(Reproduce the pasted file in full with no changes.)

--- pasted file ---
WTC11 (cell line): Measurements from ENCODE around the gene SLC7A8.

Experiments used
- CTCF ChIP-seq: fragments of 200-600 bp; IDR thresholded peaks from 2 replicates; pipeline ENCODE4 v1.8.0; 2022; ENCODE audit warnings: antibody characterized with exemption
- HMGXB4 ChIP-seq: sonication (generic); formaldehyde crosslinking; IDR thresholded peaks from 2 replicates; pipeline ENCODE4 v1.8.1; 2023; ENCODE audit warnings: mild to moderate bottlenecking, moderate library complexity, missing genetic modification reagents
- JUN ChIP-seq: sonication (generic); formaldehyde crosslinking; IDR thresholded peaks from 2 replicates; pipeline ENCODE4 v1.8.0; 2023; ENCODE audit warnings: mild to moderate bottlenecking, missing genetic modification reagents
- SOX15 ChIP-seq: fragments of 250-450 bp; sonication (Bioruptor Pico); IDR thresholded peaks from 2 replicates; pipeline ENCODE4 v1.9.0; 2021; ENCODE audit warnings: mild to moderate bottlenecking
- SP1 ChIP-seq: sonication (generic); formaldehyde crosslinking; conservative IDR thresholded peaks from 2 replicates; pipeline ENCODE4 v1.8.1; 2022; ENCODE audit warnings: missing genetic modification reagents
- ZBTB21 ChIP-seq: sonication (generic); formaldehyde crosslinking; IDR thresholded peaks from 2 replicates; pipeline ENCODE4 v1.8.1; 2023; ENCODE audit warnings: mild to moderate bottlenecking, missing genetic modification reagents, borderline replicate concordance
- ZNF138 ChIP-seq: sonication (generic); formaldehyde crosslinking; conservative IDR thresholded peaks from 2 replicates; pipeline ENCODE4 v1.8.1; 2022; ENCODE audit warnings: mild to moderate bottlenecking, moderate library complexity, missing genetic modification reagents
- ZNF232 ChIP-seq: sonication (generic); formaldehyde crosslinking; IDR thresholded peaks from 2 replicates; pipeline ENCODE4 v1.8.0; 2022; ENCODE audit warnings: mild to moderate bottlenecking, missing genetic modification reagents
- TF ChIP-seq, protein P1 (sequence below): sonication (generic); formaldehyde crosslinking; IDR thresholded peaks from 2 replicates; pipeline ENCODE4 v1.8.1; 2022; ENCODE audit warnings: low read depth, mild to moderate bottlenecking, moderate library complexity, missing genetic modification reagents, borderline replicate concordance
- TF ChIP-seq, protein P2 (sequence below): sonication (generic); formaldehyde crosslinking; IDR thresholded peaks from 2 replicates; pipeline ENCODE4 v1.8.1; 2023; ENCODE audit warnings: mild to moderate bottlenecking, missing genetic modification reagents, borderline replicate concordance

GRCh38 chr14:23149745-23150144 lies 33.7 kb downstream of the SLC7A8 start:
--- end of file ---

WTC11 (cell line): Measurements from ENCODE around the gene SLC7A8.

Experiments used
- CTCF ChIP-seq: fragments of 200-600 bp; IDR thresholded peaks from 2 replicates; pipeline ENCODE4 v1.8.0; 2022; ENCODE audit warnings: antibody characterized with exemption
- HMGXB4 ChIP-seq: sonication (generic); formaldehyde crosslinking; IDR thresholded peaks from 2 replicates; pipeline ENCODE4 v1.8.1; 2023; ENCODE audit warnings: mild to moderate bottlenecking, moderate library complexity, missing genetic modification reagents
- JUN ChIP-seq: sonication (generic); formaldehyde crosslinking; IDR thresholded peaks from 2 replicates; pipeline ENCODE4 v1.8.0; 2023; ENCODE audit warnings: mild to moderate bottlenecking, missing genetic modification reagents
- SOX15 ChIP-seq: fragments of 250-450 bp; sonication (Bioruptor Pico); IDR thresholded peaks from 2 replicates; pipeline ENCODE4 v1.9.0; 2021; ENCODE audit warnings: mild to moderate bottlenecking
- SP1 ChIP-seq: sonication (generic); formaldehyde crosslinking; conservative IDR thresholded peaks from 2 replicates; pipeline ENCODE4 v1.8.1; 2022; ENCODE audit warnings: missing genetic modification reagents
- ZBTB21 ChIP-seq: sonication (generic); formaldehyde crosslinking; IDR thresholded peaks from 2 replicates; pipeline ENCODE4 v1.8.1; 2023; ENCODE audit warnings: mild to moderate bottlenecking, missing genetic modification reagents, borderline replicate concordance
- ZNF138 ChIP-seq: sonication (generic); formaldehyde crosslinking; conservative IDR thresholded peaks from 2 replicates; pipeline ENCODE4 v1.8.1; 2022; ENCODE audit warnings: mild to moderate bottlenecking, moderate library complexity, missing genetic modification reagents
- ZNF232 ChIP-seq: sonication (generic); formaldehyde crosslinking; IDR thresholded peaks from 2 replicates; pipeline ENCODE4 v1.8.0; 2022; ENCODE audit warnings: mild to moderate bottlenecking, missing genetic modification reagents
- TF ChIP-seq, protein P1 (sequence below): sonication (generic); formaldehyde crosslinking; IDR thresholded peaks from 2 replicates; pipeline ENCODE4 v1.8.1; 2022; ENCODE audit warnings: low read depth, mild to moderate bottlenecking, moderate library complexity, missing genetic modification reagents, borderline replicate concordance
- TF ChIP-seq, protein P2 (sequence below): sonication (generic); formaldehyde crosslinking; IDR thresholded peaks from 2 replicates; pipeline ENCODE4 v1.8.1; 2023; ENCODE audit warnings: mild to moderate bottlenecking, missing genetic modification reagents, borderline replicate concordance

GRCh38 chr14:23149745-23150144 lies 33.7 kb downstream of the SLC7A8 start: